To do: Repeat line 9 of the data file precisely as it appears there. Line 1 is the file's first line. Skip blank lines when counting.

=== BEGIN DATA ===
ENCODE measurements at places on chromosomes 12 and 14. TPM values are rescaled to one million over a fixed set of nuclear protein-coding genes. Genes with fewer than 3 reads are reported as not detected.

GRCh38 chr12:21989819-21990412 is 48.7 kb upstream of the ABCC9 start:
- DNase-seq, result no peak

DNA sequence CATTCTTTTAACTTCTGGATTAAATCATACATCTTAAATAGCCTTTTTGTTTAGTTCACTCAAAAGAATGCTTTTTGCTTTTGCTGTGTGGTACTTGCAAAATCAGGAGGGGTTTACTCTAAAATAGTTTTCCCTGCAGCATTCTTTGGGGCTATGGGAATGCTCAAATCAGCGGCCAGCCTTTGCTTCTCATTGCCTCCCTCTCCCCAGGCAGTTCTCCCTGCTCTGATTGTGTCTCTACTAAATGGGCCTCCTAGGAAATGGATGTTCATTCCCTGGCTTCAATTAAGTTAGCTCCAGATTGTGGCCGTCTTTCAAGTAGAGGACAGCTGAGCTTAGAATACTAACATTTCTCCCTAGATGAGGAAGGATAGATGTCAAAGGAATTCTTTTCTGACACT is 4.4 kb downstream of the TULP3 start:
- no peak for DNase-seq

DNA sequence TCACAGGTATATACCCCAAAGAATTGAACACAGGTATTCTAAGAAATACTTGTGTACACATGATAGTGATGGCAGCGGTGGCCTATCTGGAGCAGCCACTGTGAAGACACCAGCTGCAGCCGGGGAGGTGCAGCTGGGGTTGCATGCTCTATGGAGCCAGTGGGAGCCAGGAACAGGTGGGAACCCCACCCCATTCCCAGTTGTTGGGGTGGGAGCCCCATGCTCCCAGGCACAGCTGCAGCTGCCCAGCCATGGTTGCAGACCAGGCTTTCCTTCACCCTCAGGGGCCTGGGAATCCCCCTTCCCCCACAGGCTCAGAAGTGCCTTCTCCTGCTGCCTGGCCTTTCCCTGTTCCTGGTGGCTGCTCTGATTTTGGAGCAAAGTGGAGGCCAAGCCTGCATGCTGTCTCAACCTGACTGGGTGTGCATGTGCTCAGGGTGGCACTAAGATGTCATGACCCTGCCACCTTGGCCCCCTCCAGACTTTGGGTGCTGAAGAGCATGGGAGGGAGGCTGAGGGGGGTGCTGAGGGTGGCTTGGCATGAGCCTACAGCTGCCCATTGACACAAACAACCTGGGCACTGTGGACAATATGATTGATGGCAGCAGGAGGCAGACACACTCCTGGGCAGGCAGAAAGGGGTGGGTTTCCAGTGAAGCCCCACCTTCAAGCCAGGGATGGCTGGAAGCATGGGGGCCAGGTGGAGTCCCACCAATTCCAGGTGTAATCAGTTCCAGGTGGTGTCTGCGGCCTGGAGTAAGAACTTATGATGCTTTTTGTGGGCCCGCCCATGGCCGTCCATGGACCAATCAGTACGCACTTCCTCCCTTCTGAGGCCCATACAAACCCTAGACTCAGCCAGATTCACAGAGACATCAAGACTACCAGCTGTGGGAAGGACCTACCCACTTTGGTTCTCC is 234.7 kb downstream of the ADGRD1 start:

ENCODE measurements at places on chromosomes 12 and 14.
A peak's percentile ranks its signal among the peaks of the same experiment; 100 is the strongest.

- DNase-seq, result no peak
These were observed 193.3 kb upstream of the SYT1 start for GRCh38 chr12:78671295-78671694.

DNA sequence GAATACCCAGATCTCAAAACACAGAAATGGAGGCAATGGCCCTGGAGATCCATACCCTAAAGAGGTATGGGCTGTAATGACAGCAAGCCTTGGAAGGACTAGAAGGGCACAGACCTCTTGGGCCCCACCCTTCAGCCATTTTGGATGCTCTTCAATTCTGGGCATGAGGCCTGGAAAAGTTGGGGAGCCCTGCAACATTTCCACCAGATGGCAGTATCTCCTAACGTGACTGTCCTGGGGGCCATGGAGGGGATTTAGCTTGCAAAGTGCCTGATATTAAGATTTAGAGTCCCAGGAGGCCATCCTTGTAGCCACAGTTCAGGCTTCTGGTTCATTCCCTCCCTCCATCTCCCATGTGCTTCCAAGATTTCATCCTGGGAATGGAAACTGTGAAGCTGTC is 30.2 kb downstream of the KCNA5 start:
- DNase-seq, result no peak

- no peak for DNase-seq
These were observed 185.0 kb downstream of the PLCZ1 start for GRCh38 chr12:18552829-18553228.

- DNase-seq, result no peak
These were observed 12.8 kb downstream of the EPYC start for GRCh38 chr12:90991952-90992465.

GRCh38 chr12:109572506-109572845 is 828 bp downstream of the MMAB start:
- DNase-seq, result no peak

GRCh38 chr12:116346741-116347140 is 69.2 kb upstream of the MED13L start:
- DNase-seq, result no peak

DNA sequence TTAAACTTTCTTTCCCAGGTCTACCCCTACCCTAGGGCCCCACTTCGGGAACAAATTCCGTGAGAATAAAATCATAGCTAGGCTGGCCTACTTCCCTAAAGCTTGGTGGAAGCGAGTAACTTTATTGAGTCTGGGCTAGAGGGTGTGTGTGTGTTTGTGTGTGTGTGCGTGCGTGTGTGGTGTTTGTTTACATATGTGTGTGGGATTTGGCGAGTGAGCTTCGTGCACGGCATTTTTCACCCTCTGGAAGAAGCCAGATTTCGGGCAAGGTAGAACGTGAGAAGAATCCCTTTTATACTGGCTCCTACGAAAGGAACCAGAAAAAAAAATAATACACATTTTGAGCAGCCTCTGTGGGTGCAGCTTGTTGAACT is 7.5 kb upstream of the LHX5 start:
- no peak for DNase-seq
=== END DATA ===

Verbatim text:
- DNase-seq, result no peak